BSA Environmental Services has the capabilities to identify algal species and potential toxin producing cyanobacteria at the genetic level. By implementing DNA isolation protocols for plants and algae BSA is able to produce a pure product for DNA sequencing; this allows for proper identification down to an algal species. Using scientifically proven techniques BSA is able to determine if cyanobacteria has the potential to produce toxins (Microcystin, Cylindrospermopsin, Anatoxin-a) by identifying whether the toxin producing gene is present.
Simple sequencing (e.g., 16S gene for species identification) - Ideal for identifying the taxon responsible for cyano blooms, this will sequence the entire 16S gene/ITS region for species level identification.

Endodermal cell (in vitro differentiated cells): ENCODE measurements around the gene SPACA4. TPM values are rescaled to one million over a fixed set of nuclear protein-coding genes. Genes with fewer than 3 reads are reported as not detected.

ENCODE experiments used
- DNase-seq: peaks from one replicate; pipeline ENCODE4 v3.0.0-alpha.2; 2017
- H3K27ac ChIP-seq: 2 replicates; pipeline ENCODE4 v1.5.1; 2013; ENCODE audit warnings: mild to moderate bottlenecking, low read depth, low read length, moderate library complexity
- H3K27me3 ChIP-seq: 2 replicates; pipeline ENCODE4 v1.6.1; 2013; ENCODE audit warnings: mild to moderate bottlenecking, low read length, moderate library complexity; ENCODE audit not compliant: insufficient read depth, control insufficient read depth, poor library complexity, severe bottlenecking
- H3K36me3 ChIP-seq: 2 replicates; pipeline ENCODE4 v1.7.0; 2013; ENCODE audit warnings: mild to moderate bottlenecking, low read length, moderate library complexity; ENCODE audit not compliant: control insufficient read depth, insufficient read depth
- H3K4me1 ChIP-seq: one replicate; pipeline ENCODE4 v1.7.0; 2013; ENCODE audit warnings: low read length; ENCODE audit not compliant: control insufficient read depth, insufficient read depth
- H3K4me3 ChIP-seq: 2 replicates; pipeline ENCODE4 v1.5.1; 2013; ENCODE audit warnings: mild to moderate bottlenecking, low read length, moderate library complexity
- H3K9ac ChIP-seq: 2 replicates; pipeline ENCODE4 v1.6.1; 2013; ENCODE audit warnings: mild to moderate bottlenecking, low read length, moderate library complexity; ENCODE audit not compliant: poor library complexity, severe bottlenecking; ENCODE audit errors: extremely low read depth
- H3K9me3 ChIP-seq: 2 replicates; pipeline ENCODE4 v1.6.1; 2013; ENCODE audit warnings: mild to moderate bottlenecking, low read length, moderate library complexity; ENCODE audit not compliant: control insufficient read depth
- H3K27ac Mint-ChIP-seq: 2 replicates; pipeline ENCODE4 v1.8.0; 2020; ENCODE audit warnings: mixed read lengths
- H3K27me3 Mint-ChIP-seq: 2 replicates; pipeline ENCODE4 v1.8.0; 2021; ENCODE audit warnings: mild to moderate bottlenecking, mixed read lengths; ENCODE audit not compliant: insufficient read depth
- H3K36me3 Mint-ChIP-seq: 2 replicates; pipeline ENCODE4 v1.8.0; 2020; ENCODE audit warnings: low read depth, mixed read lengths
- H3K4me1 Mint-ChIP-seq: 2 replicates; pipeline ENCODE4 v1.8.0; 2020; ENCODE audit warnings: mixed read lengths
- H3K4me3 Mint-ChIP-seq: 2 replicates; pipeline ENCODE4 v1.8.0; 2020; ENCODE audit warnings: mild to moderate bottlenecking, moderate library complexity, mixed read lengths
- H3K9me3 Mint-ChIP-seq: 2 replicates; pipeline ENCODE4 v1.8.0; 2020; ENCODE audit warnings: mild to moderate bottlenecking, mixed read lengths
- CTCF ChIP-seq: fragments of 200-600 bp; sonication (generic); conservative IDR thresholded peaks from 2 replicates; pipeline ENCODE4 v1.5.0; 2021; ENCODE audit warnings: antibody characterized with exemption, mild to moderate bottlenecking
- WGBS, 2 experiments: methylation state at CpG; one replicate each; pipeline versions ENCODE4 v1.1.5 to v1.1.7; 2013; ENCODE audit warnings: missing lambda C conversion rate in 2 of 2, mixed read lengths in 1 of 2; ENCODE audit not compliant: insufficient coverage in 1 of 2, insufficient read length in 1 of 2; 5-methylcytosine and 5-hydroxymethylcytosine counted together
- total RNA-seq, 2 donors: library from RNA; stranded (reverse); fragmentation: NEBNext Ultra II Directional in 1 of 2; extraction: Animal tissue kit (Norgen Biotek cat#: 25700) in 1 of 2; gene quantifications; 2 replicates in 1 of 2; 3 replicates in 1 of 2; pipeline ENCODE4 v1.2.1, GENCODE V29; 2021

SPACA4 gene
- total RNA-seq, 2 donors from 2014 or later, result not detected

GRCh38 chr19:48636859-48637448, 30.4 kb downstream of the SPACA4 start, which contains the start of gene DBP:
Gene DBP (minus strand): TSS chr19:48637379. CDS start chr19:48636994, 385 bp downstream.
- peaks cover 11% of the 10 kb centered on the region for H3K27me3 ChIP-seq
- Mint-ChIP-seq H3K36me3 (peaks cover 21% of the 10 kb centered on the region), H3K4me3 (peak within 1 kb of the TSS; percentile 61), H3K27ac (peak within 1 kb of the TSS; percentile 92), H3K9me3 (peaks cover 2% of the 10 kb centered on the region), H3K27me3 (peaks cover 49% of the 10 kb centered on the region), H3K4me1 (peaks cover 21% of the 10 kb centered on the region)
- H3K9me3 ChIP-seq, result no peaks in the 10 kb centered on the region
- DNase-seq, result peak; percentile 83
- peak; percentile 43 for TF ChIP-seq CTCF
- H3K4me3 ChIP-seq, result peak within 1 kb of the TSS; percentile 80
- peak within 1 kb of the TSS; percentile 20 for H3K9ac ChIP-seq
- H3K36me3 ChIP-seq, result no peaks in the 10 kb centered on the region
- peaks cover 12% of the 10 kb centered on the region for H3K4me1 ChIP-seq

qPCR sequencing - Method for assessing more of a mixed cyanobacterial community, this will provide the dominant ribotypes present in a more heterogeneous sample (e.g., co-dominance by 2-3 taxa, such as Microcystis, Dolichospermum and Aphanizomenon)
Community-level (e.g., next-gen sequencing) - The most exhaustive analysis, this will provide information about the total algal community. We will use three different markers: the 16S (for cyanobacteria), the rbcL (for diatoms) and UPA (the plastid marker useful for the remaining freshwater algal lineages, such as greens).